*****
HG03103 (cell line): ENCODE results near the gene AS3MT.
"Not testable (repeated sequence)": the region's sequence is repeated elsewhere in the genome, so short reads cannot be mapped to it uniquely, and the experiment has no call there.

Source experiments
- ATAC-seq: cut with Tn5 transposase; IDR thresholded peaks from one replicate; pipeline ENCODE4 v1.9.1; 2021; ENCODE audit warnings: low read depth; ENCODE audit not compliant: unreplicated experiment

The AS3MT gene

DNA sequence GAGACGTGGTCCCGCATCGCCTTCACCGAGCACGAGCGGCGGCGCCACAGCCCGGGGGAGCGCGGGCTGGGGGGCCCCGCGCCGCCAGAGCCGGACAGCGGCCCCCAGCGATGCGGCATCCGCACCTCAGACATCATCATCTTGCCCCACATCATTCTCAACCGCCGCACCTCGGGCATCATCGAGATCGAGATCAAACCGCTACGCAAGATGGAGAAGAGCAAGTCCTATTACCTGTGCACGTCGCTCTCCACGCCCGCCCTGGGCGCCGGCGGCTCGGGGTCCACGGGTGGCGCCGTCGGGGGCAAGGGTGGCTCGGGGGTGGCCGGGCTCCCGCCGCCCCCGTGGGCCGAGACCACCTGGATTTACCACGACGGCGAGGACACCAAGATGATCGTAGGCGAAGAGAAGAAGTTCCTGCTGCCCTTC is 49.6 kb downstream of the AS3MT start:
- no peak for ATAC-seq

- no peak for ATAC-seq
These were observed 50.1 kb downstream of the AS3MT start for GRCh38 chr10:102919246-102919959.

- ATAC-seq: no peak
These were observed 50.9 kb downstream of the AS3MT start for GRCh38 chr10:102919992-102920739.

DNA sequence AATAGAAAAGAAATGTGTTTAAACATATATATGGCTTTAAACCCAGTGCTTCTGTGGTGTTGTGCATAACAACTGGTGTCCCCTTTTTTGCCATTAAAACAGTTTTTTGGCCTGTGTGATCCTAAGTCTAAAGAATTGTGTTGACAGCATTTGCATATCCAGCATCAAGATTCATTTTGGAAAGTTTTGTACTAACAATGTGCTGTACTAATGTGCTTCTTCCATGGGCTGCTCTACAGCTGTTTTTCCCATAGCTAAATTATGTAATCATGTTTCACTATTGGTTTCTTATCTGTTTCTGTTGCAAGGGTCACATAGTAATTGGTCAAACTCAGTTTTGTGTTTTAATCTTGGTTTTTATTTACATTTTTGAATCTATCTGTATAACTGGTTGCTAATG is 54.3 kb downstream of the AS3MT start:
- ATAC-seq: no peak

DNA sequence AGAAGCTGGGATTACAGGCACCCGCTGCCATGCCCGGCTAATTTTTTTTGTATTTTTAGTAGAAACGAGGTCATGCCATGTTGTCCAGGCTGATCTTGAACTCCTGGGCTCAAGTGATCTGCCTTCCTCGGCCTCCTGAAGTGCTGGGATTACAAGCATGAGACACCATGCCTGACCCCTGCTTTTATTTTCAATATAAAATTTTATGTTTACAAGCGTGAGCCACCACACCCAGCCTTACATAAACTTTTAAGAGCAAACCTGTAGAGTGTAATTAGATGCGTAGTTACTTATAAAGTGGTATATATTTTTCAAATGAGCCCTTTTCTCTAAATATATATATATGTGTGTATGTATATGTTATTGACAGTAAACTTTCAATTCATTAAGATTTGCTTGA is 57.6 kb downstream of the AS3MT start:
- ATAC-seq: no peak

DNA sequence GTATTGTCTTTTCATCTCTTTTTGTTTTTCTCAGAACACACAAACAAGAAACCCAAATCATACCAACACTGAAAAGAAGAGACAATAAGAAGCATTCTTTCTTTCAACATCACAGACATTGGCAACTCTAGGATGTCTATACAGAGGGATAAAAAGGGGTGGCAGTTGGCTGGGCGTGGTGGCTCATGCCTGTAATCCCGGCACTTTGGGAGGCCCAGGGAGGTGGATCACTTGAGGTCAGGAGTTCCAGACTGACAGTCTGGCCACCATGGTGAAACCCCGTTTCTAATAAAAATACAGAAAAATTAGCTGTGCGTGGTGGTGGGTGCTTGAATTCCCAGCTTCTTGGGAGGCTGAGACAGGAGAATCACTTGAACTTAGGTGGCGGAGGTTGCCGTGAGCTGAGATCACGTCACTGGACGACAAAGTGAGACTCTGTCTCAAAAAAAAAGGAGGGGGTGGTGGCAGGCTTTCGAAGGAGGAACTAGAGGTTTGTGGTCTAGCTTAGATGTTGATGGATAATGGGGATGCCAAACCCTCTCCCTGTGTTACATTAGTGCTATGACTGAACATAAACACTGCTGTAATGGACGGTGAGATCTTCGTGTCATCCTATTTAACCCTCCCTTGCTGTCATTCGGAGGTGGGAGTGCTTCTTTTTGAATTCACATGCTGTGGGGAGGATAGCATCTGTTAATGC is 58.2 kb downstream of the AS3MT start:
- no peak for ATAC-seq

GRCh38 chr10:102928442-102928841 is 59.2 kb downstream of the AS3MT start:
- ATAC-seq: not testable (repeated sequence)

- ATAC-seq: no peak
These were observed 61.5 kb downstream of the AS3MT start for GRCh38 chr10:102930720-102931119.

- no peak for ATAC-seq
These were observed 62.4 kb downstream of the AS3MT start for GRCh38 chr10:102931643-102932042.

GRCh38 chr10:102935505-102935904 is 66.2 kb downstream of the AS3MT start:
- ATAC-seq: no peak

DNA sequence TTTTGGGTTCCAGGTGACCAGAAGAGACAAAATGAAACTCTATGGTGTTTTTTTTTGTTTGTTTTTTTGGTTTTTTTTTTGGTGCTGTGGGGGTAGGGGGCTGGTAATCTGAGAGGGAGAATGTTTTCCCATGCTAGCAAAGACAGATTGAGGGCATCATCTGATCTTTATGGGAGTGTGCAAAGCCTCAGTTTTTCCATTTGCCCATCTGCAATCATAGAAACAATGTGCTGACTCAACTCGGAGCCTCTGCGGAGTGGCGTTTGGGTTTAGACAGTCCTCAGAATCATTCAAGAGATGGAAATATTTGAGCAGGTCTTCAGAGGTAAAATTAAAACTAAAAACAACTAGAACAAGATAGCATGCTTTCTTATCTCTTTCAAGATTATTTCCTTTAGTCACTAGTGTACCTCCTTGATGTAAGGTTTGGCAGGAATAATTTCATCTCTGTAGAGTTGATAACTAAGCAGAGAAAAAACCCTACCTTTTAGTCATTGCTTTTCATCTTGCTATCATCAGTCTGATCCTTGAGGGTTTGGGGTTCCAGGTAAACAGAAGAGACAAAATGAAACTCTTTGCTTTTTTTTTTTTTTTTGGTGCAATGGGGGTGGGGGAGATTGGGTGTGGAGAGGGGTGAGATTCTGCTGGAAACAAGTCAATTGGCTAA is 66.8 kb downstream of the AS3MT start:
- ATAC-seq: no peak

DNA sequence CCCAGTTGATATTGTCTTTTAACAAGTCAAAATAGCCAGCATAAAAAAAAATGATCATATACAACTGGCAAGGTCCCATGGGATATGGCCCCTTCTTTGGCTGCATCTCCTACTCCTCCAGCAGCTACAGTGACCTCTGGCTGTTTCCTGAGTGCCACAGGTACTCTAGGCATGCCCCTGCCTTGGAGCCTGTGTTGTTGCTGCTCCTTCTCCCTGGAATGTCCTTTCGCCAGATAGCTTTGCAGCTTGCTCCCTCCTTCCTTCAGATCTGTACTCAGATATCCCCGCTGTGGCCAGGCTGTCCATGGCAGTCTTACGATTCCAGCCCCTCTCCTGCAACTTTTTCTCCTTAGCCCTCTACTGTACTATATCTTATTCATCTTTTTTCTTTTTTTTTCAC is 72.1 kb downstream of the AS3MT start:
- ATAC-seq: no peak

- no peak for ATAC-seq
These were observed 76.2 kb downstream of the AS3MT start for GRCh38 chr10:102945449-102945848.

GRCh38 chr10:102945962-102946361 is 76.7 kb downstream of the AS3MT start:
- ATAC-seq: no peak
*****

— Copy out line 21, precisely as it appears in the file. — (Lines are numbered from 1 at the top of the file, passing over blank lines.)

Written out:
These were observed 61.5 kb downstream of the AS3MT start for GRCh38 chr10:102930720-102931119.